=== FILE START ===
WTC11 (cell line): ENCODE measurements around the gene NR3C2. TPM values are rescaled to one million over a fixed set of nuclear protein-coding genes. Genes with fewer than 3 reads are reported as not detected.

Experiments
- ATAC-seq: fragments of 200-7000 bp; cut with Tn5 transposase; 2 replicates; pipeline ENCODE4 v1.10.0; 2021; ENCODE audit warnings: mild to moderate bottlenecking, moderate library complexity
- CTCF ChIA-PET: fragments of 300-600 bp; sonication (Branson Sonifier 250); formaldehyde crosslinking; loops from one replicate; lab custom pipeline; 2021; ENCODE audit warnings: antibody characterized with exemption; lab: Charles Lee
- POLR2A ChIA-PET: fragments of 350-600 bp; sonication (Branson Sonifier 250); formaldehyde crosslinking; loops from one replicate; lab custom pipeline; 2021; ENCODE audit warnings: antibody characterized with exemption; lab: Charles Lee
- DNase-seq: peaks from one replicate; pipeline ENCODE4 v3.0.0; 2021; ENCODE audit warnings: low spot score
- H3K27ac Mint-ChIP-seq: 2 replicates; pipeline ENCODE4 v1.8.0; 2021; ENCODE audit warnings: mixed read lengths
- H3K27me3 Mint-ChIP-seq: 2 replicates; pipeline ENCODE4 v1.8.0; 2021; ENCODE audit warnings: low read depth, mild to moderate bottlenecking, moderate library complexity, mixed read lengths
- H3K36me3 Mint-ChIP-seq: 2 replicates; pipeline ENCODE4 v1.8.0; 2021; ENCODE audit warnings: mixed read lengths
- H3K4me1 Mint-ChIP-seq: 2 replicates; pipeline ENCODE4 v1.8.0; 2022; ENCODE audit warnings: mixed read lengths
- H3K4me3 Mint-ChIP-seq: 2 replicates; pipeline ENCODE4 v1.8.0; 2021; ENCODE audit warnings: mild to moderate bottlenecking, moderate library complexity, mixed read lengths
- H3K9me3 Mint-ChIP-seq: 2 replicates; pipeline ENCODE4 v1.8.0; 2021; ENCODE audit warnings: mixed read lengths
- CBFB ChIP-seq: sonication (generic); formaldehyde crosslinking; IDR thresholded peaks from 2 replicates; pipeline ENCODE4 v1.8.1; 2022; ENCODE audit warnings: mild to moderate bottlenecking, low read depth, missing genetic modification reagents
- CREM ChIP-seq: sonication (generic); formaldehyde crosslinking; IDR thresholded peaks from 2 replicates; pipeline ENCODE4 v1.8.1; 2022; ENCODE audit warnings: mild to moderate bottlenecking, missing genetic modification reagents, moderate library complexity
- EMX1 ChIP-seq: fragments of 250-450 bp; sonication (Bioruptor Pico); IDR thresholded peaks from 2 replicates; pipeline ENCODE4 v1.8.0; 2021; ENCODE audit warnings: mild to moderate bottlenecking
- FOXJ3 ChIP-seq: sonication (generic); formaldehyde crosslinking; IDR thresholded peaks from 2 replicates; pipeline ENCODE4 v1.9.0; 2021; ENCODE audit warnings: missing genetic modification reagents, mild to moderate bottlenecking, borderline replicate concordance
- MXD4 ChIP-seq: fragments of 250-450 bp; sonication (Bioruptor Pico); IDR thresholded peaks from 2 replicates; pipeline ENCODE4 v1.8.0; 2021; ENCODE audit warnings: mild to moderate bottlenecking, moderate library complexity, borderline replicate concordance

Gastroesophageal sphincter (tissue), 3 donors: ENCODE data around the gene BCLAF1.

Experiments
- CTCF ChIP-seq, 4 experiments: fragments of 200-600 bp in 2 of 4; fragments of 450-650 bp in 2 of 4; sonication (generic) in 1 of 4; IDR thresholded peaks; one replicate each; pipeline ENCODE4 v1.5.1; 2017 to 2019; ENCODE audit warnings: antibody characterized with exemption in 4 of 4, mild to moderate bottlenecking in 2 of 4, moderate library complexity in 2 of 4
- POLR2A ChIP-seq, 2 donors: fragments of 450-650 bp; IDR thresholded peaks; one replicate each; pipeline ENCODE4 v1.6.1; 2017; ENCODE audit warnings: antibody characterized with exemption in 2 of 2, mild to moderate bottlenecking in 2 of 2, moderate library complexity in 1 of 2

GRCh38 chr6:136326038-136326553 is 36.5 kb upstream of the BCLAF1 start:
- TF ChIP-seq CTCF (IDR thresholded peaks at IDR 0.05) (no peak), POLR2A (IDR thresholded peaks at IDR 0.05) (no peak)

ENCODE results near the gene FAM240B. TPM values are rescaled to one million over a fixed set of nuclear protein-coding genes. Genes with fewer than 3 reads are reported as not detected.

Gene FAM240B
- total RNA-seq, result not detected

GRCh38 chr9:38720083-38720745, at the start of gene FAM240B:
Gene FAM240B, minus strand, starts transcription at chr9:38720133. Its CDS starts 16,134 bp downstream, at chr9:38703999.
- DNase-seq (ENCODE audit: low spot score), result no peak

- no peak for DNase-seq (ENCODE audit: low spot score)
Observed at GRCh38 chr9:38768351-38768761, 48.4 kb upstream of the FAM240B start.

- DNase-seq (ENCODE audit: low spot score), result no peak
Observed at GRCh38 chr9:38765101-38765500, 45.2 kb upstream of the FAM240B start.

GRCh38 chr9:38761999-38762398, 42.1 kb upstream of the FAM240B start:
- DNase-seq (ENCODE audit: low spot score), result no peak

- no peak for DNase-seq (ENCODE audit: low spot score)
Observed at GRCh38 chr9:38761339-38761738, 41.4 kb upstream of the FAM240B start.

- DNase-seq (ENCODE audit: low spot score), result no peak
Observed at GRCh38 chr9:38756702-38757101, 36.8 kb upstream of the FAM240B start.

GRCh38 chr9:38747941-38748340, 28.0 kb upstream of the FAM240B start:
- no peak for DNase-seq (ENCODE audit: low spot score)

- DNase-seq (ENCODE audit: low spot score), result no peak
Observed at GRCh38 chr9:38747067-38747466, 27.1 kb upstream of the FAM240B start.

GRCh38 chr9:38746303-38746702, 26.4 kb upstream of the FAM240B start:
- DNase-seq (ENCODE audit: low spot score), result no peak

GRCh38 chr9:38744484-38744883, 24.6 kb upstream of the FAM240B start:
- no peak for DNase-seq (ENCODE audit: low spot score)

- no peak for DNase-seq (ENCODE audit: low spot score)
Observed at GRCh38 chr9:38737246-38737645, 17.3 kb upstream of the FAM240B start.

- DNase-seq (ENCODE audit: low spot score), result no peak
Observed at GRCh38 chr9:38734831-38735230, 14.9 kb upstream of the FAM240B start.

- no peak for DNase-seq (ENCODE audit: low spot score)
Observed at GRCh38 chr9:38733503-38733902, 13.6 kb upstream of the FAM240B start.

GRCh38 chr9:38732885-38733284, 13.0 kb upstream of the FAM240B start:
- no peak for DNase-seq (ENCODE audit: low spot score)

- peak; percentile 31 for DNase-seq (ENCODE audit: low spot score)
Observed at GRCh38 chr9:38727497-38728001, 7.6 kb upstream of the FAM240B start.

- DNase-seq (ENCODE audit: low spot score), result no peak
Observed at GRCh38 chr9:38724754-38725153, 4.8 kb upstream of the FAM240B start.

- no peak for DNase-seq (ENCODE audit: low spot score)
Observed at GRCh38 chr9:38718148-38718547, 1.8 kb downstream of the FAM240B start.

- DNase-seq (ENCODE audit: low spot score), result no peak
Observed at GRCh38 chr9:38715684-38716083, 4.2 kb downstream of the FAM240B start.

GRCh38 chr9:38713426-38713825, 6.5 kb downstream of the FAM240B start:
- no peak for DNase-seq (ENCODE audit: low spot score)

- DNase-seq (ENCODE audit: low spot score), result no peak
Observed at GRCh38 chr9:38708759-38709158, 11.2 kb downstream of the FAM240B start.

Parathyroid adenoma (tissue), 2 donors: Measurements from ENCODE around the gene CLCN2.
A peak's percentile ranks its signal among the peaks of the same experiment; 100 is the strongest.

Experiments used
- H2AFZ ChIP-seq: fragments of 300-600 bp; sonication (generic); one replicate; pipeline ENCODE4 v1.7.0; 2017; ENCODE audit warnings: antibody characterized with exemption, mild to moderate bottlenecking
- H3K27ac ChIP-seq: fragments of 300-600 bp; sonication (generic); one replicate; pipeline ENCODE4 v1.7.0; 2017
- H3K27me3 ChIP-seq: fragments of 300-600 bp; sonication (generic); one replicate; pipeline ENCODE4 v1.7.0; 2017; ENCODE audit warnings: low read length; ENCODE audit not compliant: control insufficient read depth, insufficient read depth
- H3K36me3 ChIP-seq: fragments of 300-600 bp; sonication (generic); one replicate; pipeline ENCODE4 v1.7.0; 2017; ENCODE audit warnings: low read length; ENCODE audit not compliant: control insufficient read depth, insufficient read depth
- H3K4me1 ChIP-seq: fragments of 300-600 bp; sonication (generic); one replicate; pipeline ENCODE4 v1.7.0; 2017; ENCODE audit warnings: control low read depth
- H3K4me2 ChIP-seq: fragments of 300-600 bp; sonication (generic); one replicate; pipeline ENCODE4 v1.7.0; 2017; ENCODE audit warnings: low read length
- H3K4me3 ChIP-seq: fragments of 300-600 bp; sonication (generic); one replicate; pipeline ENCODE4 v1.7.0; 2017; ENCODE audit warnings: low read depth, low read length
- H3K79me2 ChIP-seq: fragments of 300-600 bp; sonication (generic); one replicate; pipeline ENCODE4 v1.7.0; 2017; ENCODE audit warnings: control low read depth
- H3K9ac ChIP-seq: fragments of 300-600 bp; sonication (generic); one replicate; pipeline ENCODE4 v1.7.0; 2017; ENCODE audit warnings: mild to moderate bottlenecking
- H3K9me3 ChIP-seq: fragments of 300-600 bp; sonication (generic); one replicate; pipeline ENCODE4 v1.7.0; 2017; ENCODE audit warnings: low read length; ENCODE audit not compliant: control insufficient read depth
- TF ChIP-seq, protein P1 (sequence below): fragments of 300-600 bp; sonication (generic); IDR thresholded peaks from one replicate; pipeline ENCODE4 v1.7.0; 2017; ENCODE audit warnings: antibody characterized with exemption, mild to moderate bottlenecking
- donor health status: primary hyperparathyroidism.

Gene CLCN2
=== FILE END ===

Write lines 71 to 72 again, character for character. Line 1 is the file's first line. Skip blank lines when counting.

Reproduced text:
- H2AFZ ChIP-seq: fragments of 300-600 bp; sonication (generic); one replicate; pipeline ENCODE4 v1.7.0; 2017; ENCODE audit warnings: antibody characterized with exemption, mild to moderate bottlenecking
- H3K27ac ChIP-seq: fragments of 300-600 bp; sonication (generic); one replicate; pipeline ENCODE4 v1.7.0; 2017